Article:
MID-WEEK MEANDERING – Creativity

Creative –
Having the quality of something created rather than imitated: imaginative

Creativity can come in many forms, it doesn’t always have to be in the traditionally known forms of painting, drawing, sculpting, writing, composing, singing, dancing, or acting.

It’s also part of cooking, baking, knitting, crocheting, gardening, landscaping, architecture, photography, fashion design, jewelry design, graphic design, game design, interior design, furniture design, anything related to crafting, etc…

The list is endless when you actually think about it.

I’m sure you’re coming up with things to add to my list now. What I think is interesting though, is how many people think they aren’t creative, when in reality we all are, in our own ways.

Yes, there are some who excel in the classic creative pursuits and float to the top, but if you have a knack for coordinating family gatherings, organizing closets, decorating for parties, decorating your home, aiding in your kids school projects, throwing together an outfit, or even just keeping your home running smoothly, YOU ARE CREATIVE.

(Again, I’m sure you’re thinking of more things to add to my list.)

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MONTHLY MEDITATION – Quarantined with a Twenty-Year-Old College Student

As time starts to morph the longer our “Stay at Home” Order is in place, the more I’ve begun to analyze just how dysfunctional my Son and I can be.

OR, should I say, just how challenging living with a twenty-year-old college student really can be.

Granted he’s home on breaks, but that’s just it, a break. During those times I’m working full time, and so is he if it’s a summer or winter break, and our evenings and weekends are our time to hangout, which works out wonderfully.

The present situation is completely different.

I’m sort of laid off, but he has classes, or should I say class work. None of his teachers are using Zoom on a regular basis. He just has assignments to be completed by a certain date.

This leaves plenty of leverage when it comes to creating a schedule for my Son’s days, as I’ve suggested he do. I’m one who can’t stand seeing a day go to waste and want to use this time at home productively.

So for me creating a basic schedule allows me to break up my day and take time to write, work on unfinished house projects and explore other interests, or even just read. A luxury I don’t usually have time for.

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MID-WEEK MEANDERING – Pandering Pandemic Ads

I don’t know about you, but if I see one more commercial on TV for a high profile company and all they’re doing for their customers during the pandemic I’m going to scream.

It’s great that some insurance companies are giving rebates to customers because they’re not driving as much now.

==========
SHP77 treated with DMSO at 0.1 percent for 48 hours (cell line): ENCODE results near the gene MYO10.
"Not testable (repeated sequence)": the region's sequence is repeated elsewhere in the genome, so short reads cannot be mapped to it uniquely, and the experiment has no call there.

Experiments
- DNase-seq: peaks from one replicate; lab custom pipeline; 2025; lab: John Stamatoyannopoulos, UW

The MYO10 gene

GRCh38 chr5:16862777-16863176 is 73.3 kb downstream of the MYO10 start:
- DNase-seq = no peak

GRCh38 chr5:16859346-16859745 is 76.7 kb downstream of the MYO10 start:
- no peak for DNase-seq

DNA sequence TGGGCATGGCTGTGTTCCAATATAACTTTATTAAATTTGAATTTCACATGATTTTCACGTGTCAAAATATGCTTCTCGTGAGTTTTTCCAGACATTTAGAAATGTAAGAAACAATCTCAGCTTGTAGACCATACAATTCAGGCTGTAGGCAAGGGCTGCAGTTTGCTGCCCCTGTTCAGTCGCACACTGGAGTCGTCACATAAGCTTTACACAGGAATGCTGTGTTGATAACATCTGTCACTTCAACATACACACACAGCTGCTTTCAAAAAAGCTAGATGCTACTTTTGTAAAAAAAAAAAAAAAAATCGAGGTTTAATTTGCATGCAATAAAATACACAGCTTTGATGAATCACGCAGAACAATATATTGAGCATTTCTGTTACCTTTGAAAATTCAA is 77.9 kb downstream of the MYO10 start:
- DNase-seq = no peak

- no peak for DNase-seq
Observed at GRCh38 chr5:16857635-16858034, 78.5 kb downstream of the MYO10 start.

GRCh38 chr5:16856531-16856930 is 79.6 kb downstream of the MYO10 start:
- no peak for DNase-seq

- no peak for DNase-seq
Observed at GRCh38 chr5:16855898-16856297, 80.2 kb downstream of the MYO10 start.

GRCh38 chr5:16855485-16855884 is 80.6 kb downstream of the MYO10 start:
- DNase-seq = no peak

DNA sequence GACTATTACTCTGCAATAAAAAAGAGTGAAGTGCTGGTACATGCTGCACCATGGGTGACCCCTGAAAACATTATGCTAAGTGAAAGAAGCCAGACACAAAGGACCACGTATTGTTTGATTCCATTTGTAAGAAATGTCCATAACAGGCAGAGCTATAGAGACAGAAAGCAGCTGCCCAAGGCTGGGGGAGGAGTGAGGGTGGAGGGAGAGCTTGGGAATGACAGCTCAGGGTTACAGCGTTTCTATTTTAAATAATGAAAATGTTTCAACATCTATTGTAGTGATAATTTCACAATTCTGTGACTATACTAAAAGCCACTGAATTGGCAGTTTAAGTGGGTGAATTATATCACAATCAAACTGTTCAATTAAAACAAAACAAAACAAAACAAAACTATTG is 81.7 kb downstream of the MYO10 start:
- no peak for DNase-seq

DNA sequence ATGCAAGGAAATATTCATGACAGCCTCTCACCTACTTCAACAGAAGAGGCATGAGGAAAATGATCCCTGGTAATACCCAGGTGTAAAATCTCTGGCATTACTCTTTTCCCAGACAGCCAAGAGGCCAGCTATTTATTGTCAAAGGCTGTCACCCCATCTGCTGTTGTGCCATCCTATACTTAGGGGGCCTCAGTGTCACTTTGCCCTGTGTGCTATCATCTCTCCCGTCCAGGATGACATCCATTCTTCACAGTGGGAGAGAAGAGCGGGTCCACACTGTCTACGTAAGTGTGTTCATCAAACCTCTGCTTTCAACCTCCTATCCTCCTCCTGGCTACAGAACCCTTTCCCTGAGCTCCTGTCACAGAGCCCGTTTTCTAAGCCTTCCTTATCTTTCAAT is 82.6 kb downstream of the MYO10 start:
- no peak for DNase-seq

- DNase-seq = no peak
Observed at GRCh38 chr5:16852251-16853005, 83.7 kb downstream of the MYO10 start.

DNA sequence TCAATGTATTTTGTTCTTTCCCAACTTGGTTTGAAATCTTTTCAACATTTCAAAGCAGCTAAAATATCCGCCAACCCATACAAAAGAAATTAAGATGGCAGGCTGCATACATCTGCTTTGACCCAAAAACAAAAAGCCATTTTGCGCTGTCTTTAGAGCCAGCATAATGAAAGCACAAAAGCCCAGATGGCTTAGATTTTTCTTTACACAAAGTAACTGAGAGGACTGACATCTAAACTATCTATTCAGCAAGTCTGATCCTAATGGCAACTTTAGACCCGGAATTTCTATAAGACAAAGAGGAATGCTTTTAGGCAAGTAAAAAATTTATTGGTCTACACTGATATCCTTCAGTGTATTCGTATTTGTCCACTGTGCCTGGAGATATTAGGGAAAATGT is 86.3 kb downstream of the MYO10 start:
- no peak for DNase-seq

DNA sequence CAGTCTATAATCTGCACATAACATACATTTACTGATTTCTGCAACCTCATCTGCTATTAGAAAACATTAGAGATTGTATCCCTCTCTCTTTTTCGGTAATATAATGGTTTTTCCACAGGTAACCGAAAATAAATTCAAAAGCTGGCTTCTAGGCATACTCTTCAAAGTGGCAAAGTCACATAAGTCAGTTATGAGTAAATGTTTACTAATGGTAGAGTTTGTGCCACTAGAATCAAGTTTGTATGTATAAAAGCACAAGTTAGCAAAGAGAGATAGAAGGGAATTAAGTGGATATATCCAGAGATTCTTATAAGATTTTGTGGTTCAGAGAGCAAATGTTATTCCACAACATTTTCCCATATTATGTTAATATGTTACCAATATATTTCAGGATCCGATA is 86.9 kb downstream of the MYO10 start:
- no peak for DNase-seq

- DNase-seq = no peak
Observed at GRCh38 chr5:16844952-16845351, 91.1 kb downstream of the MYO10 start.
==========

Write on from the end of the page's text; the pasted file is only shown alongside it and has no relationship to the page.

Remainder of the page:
OR, that some car companies are offering 0% interests and no payments for “x” amount of days when you buy a new car.

BUT, in all honesty I find the ads to be a bit much.

Maybe I’m jaded having worked in the not-so-altruistic world of advertising for 15 years, but I find these ads to be offensive and a form of shameless publicity for the companies.

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MID-WEEK MEANDERING – Finding Purpose When Classified Non-Essential

I don’t know about you, but I’ve had major mixed emotions about falling into the category of “non-essential.”

On one hand I’m grateful I can stay at home, and limit my time out of the house to trips for essentials.

BUT, on the other hand I feel guilty and wish I had more of a purpose other than to be at home.

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The NEW Business As Usual

When I first started writing this post the world was on the fringes of falling apart. Were there signs of anxiety here on the East Coast of the US, sure, but the first cases of the coronavirus in the states were few, and although I was cautiously concerned, I was trying to live life business as usual.

That all changed suddenly when the first cases showed up in Pennsylvania, the state I live in, and quickly started popping up more and more across the country.

Then the World Health Organization declared it a pandemic, and the daily dynamics changed, and so did the behavior of the general public.

Chicken Little came to cry, “The sky is falling! The sky is falling!”

Now I am certainly not trying to lessen the severity of the situation, but the behavior of a large portion of the human race was certainly one of histrionics.

And to be honest it caught me off guard.

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Navigating the Ever-Changing Terrain of Parenting

Parenting is a funny thing. 

When your child is young you need to be involved in every step along the way.

As they hit middle school years, you need to start stepping back; giving them the space they need to start maneuvering their world on their own.

By high school you need to be watching from the sidelines. It’s sink or swim time preparing for college.

The irony though is, if you’re too involved, you can be accused of being a “helicopter mom.”

AND

If you step back too much, you can be accused of not caring.

You’re constantly walking a fine line between over-stepping and under-stepping.

As my Son was growing up, I was by no means a “helicopter mom.” I was what I classified as his advocate.

An advocate he desperately needed at times.

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The Best Laid Plans